Tuesday, April 14, 2009

Obama and Cuba: changing the definition of "normal"

Obama's change of policy towards Cuba will have an immediate practical effect on Cuban-Americans and Cuba. There will be much more contact, visits, and exchanges. Good stuff all around. Politically, it will have an even more dramatic change. What Obama has done is change the defintion of "normal" with regards to our Cuba policy.

We have had the embargo on Cuba for almost 50 years. Most Americans have grown up with it. It's what we're used to - Cuba is off-limits, Castro is a bad guy, etc. People who questioned this policy were not influential, and many of them (me included) felt powerless to change the situation. We were marginalized by the Cuban-American powerbrokers in Miami who are obsessed with Cuba. All of that was "normal."

Not anymore. Now it is "normal" to think in terms of greater openness with Cuba. I'm writing this on the day after Obama lifted the restrictions, and the game is already changing. Matt Yglesias wrote today about the "faulty logic" of the embargo. Yesterday Steve Clemons at TPM pointed out another bit of faulty logic, this time with Obama's move: it allows Cuban-Americans to visit Cuba. Why just Cuban-Americans? We don't set policy in this country on the basis of people's nationalities. Just imagine if only Russian-Americans were allowed to visit Russia during the Cold War. Ridiculous.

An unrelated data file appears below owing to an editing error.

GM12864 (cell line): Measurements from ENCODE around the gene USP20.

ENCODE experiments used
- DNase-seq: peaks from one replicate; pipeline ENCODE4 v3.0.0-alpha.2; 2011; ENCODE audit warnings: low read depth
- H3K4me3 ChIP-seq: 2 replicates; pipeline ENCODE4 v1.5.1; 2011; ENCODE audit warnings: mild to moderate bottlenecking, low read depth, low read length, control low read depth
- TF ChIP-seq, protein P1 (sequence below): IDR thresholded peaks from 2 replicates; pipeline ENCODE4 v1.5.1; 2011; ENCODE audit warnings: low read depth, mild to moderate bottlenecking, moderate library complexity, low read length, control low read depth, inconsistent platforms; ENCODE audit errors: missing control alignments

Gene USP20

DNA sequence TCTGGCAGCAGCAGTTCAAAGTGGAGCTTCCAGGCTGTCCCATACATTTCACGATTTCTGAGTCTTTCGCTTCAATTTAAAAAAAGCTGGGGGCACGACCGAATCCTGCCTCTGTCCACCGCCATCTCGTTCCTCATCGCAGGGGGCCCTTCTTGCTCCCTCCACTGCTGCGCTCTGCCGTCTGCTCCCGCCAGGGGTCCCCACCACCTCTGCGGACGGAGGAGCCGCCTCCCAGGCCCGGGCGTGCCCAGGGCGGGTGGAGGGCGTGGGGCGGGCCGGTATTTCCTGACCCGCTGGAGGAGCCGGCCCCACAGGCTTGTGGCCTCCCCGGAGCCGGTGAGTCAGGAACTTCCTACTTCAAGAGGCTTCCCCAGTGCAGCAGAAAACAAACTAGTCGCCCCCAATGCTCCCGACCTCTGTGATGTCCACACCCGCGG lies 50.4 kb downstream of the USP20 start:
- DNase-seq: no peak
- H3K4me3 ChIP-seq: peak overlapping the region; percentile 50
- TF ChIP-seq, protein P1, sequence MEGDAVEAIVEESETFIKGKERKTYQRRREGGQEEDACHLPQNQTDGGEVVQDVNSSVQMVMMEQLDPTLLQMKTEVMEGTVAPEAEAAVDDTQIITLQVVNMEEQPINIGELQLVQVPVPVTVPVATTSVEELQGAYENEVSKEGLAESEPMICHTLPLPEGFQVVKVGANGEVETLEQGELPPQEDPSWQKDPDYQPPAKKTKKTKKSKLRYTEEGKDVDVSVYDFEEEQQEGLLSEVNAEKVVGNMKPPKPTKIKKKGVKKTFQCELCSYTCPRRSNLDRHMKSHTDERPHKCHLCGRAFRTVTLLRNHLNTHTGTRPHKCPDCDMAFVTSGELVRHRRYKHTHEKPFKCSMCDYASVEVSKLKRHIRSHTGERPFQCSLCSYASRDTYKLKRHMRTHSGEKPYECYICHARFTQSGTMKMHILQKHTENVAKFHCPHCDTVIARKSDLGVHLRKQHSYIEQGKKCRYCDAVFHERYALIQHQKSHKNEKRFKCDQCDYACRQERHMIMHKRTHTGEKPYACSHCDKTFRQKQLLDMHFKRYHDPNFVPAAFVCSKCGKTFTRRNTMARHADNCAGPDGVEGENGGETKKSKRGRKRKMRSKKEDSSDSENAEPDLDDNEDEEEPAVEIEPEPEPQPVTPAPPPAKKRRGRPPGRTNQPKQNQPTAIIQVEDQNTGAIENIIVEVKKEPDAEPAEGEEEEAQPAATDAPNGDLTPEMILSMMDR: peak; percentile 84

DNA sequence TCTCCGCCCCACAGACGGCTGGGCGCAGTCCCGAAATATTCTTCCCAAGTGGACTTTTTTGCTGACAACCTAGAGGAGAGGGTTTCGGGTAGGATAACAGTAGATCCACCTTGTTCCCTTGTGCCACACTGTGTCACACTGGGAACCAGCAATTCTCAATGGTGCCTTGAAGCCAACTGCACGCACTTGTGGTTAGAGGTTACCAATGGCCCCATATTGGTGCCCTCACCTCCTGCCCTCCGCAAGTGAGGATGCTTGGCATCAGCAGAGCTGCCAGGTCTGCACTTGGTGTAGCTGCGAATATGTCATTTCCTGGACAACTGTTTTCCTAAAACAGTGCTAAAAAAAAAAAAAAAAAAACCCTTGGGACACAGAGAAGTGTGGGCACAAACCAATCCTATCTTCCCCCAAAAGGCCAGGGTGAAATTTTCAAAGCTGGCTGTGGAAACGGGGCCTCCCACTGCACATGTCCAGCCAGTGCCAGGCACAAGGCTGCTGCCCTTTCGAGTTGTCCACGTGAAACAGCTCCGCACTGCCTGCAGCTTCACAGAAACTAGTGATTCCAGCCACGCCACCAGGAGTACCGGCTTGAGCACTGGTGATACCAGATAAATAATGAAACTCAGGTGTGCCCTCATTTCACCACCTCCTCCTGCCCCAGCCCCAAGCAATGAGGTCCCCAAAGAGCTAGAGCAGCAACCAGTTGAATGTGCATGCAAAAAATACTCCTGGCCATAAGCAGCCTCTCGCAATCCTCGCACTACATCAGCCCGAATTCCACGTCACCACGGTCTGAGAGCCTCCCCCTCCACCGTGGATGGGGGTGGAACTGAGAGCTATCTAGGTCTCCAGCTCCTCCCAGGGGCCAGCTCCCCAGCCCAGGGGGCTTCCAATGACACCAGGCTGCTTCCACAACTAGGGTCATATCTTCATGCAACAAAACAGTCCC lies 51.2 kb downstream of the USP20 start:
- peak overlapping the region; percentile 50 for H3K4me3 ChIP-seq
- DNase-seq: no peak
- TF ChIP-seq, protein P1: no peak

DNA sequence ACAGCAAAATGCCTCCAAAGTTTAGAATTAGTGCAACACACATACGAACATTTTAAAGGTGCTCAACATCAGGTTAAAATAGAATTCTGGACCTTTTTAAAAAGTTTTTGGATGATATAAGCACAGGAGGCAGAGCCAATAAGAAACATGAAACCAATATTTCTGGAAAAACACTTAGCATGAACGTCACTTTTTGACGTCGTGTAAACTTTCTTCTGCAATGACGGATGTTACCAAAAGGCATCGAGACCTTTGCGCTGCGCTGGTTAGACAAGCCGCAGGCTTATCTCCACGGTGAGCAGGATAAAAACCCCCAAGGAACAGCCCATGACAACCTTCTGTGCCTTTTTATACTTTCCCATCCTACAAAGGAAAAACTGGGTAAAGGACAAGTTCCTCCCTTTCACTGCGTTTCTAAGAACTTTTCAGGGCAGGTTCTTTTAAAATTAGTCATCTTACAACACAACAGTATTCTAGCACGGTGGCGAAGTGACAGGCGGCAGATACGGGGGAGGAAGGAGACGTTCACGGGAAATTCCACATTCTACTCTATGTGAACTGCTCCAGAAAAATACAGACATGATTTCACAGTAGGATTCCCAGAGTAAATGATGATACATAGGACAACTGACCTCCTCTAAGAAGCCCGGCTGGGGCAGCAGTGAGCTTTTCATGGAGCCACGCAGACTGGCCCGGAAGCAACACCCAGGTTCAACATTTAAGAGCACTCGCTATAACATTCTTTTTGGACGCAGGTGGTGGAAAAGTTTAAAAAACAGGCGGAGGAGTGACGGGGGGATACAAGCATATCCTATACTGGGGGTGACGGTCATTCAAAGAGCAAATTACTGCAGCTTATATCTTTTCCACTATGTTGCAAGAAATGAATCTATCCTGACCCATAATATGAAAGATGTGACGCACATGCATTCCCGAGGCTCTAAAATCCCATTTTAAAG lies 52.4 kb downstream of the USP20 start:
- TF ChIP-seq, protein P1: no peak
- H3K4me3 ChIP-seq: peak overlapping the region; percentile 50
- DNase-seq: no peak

So now we have a new "normal." Opening up to Cuba is now part of the political mainstream. Nothing has really changed in the public's mind. There are still a fair number of die-hard anti-Castro fanatics in Miami. Most Americans still favor more openness with Cuba. But now the momentum has shifted. Now we can open the door a few more cracks.

Over the next few weeks and months, we are going to see pictures of Cuban-Americans who are thrilled that they can finally visit their cousins and aunts and friends. We'll see pictures of Cubans with new cellphones. We'll hear about American businesses making money selling Cubans computers. And we'll start to wonder: we can sell these people computers and satellite TVs. Why not medicines? Why not insurance? Why not cars? And then Obama will say, "Sure, let's do that." And the die-hards will still be screaming, but fewer and fewer people will be listening to them.

No comments: